That’s when it happened. “We got the call, my husband and I, the call that we never expected to get that I did, in fact, have lung cancer,” Legg said. She was floored. Just a few months ago, a close friend had also been diagnosed – despite being a nonsmoker.

“I had never heard of a young, healthy, nonsmoking person getting lung cancer. So I thought it was a fluke … there’s no way,” Legg said of the diagnosis.

Like many, she did not know the statistics of whom lung cancer affects and why.

“Lung cancer was not on my radar. It is a disease that has not been in the public. Not talked about. So yes, I was shocked. And I was extremely scared, because what I did know about lung cancer was that it was a very bad cancer to get and that the cure rates for lung cancer (are) not very high,” she explained.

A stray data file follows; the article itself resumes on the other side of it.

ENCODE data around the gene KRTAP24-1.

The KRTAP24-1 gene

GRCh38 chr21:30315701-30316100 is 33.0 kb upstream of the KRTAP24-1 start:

Unfortunately, she was right. Eighty-five percent of people diagnosed with lung cancer die within five years.


via Diane Legg

From the numbers, it is clear that factors other than tobacco are at work. Both genetic and environmental factors have been found to play a part in causing the disease.

“We know tobacco is the underbelly of lung cancer, but there’s just so much more to the disease than that,” Kay Cofrancesco, director of advocacy relations at the Lung Cancer Alliance, said. “About 10 percent of smokers get lung cancer. That’s it.”

Yet the public and the medical community persist in viewing lung cancer through the lens of smoking.